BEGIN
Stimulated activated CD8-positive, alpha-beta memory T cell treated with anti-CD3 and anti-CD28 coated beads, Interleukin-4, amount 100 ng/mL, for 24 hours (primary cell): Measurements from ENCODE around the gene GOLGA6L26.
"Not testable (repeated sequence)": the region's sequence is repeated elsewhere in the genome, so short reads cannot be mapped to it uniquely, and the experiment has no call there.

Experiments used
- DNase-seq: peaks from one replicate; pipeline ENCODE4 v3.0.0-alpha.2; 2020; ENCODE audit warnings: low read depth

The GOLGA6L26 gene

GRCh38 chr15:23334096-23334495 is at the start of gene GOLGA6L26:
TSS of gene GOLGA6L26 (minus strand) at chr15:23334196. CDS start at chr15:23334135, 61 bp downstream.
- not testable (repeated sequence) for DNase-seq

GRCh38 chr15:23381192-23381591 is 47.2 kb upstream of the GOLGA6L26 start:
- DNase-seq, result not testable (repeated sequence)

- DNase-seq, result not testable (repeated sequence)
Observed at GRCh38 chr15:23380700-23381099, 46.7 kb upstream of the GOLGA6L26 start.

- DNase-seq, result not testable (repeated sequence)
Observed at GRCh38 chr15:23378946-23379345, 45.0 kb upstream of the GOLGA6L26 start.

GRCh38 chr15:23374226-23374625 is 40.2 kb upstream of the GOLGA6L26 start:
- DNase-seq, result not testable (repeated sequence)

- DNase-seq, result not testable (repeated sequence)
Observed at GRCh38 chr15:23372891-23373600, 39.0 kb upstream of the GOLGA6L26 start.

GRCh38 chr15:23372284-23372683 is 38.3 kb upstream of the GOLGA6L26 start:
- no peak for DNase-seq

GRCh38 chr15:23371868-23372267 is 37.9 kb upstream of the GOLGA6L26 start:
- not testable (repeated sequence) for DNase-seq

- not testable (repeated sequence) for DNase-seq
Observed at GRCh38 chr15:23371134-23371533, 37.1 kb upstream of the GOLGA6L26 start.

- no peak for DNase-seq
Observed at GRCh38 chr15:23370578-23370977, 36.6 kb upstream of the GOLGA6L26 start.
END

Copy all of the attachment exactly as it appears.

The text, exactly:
Stimulated activated CD8-positive, alpha-beta memory T cell treated with anti-CD3 and anti-CD28 coated beads, Interleukin-4, amount 100 ng/mL, for 24 hours (primary cell): Measurements from ENCODE around the gene GOLGA6L26.
"Not testable (repeated sequence)": the region's sequence is repeated elsewhere in the genome, so short reads cannot be mapped to it uniquely, and the experiment has no call there.

Experiments used
- DNase-seq: peaks from one replicate; pipeline ENCODE4 v3.0.0-alpha.2; 2020; ENCODE audit warnings: low read depth

The GOLGA6L26 gene

GRCh38 chr15:23334096-23334495 is at the start of gene GOLGA6L26:
TSS of gene GOLGA6L26 (minus strand) at chr15:23334196. CDS start at chr15:23334135, 61 bp downstream.
- not testable (repeated sequence) for DNase-seq

GRCh38 chr15:23381192-23381591 is 47.2 kb upstream of the GOLGA6L26 start:
- DNase-seq, result not testable (repeated sequence)

- DNase-seq, result not testable (repeated sequence)
Observed at GRCh38 chr15:23380700-23381099, 46.7 kb upstream of the GOLGA6L26 start.

- DNase-seq, result not testable (repeated sequence)
Observed at GRCh38 chr15:23378946-23379345, 45.0 kb upstream of the GOLGA6L26 start.

GRCh38 chr15:23374226-23374625 is 40.2 kb upstream of the GOLGA6L26 start:
- DNase-seq, result not testable (repeated sequence)

- DNase-seq, result not testable (repeated sequence)
Observed at GRCh38 chr15:23372891-23373600, 39.0 kb upstream of the GOLGA6L26 start.

GRCh38 chr15:23372284-23372683 is 38.3 kb upstream of the GOLGA6L26 start:
- no peak for DNase-seq

GRCh38 chr15:23371868-23372267 is 37.9 kb upstream of the GOLGA6L26 start:
- not testable (repeated sequence) for DNase-seq

- not testable (repeated sequence) for DNase-seq
Observed at GRCh38 chr15:23371134-23371533, 37.1 kb upstream of the GOLGA6L26 start.

- no peak for DNase-seq
Observed at GRCh38 chr15:23370578-23370977, 36.6 kb upstream of the GOLGA6L26 start.